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Struggling for Shelter: Resistance to California’s Housing Crisis Grows 

In an age of worsening income and wealth inequality, a supply of affordable shelter for workers and their families is low while demand for it is high, the conditions for price-gouging. Just ask Dominique Walker, 34, of Moms 4 Housing, one of the unhoused women who occupied a vacant home in West Oakland that Wedgewood Property Management, a real estate investment company, owned.

Oakland police forcibly removed M4H from that abode; meanwhile, wildcat graduate student strikers at two of the 10 campuses in the University California system are withholding their labor, demanding higher pay for skyrocketing rents.

“We are trying to build a coalition,” Walker, a full-time organizer of the Black Housing Union, a chapter of Alliance of Californians for Community Empowerment (ACCE), told me. “That effort has resonated with people globally.” Movement politics is the name of this game.

“We have been in solidarity with M4H from the start,” Nell Myhand of the Poor People’s Campaign Bay Area Supporters Steering Committee, told me. For Myhand and Walker, collective mobilization is the key to waging struggle against the wealthy few making shelter unaffordable for the working class and poor folks.

“We know that you only get what you organize to take so we see M4H’s bold action as a strike against corrupt corporate profiteers who are more than willing to monopolize the real estate market while people are sleeping on the street. We also condemn the policy makers who have defunded and destroyed public housing leaving poor people, women and children like M4H to their own devices to provide for their need for decent housing.”

A scholar at UC Berkeley has taken a deep dive into the crisis of unaffordable shelter. Geographer Richard A. Walker is the author of Pictures of a Gone City: Tech and the Dark Side of Prosperity in the San Francisco Bay Area (PM Press, 2018). His three-part book weaves the threads of this social contradiction, using standard data, statistics, plus helpful charts and graphs.

“The popular resistance is completely understandable,” Walker told me, speaking of M4H. “The economic boom of the 2010s created a tsunami of demand, mostly from the upper classes, that overwhelmed the housing markets around the region, led to wholesale makeovers of neighborhoods (‘gentrification’) and driven thousands of working people out to the fringes of the metropolis —or beyond.” In the urban core, those unable or unwilling to leave are fighting back.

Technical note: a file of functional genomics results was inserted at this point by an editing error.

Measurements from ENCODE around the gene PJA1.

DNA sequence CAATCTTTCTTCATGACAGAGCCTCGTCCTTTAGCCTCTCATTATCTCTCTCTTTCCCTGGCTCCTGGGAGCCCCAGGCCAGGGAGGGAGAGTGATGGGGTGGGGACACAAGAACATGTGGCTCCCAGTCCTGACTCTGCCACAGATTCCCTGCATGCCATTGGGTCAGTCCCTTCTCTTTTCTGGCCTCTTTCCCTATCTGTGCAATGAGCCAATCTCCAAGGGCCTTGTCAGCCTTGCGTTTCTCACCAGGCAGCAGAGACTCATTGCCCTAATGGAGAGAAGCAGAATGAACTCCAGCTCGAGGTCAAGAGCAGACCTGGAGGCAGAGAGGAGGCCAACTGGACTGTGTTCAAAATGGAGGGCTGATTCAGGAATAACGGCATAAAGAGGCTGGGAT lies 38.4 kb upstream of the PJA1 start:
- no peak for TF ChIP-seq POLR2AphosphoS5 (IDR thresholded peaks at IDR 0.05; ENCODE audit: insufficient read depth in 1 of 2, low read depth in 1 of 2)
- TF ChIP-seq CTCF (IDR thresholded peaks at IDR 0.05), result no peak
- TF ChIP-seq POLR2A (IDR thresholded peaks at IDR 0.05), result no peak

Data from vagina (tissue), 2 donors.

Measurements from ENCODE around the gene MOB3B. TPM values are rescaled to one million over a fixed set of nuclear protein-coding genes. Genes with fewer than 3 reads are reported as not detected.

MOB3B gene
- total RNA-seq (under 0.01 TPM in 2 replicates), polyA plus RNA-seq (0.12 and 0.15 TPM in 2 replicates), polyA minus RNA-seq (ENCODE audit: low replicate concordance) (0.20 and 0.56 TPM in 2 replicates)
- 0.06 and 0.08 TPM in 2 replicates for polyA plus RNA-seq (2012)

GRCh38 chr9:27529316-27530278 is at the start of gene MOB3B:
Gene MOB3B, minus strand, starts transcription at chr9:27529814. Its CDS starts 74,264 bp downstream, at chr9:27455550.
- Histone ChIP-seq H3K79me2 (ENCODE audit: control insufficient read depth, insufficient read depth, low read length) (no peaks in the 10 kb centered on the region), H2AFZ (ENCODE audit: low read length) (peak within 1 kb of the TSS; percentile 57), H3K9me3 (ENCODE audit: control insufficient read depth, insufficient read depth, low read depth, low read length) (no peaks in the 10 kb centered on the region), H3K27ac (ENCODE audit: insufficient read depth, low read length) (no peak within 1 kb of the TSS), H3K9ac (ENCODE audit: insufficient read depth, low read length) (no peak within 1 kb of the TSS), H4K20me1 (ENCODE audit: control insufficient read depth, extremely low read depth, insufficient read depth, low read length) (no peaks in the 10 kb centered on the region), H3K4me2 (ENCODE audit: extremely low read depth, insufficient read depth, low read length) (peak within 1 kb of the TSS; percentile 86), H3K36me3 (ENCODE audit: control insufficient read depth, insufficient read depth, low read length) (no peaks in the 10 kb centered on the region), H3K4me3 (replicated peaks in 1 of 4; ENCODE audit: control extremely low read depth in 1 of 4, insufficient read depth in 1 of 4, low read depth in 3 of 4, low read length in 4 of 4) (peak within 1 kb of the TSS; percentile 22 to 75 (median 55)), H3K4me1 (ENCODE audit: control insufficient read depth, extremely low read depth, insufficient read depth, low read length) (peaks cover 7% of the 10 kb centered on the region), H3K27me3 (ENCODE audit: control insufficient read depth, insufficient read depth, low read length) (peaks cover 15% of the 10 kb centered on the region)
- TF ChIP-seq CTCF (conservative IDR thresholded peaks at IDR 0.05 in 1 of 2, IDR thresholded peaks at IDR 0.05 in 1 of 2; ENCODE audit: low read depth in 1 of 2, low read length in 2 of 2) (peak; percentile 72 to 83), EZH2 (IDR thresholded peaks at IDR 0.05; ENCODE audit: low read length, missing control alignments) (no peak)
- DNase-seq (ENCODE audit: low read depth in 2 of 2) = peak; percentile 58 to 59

“Oakland has been a center of resistance for a long time,” according to Walker, “most notably in the Occupy Movement (that President Obama ended in coordinated nationwide police violence against peaceful demonstrators), and the protests against the murder of Oscar Grant (a handcuffed, unarmed black male who a transit cop shot to death on New Year’s Day in 2009). Housing activism in Oakland, especially pronounced over the last decade, gained some protections for renters—but not enough.”

Speaking of renters, graduate student teaching assistants in the United Auto Workers Local 2865 have been on a wildcat strike at University California Santa Cruz, south of Oakland, since February 10. The strikers’ demand is for a cost-of-living-adjustment (COLA) of $1,412 per month to use for rent.

The striking UCSC graduate student strikers are picketing, and refusing to teach, grade, hold office hours and do research, actions that the UAW has not sanctioned, swim in the same water as M4H. Neither groups of working class want to be homeless.

The spirit of dissent is spreading. On February 27, UC Davis graduate students began a grade strike for the winter quarter to demand a COLA. They are in the famous words of Fannie Lou Hamer, the legendary community organizer and leading figure in the civil and women’s rights movements who co-founded and was vice-chair of the Freedom Democratic Party, “sick and tired of being sick and tired.”

At the other end of the income pole, UC managers live large. Consider this. “UC Davis Chancellor Gary May receives a salary of over $500,000, which does not include subsidized housing and other benefits,” according to a statement from UCD4COLA. Nice work if you can get it.

In the UC system, the expanding collective mobilization for higher pay to afford escalating rental prices is spurring a reaction from management. We turn to UC President Janet Napolitano, Obama’s Secretary of Homeland Security and Arizona’s governor before that. She has threatened to fire the wildcat strikers if they fail to return to work. International graduate students on the wildcat strike could face deportation.

UCD4COLA has called for UC to rescind its threats of retaliation against wildcat strikers at UC Santa Cruz. In the blue state of California, collective actions against unaffordable housing in low supply as demand and prices for it rise higher, is growing. What the state Democratic Party does and does not do in response bears scrutiny. One thing is clear. The class conflict in California is heating up.

 

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Seth Sandronsky is a Sacramento journalist and member of the freelancers unit of the Pacific Media Workers Guild. Email sethsandronsky@gmail.com

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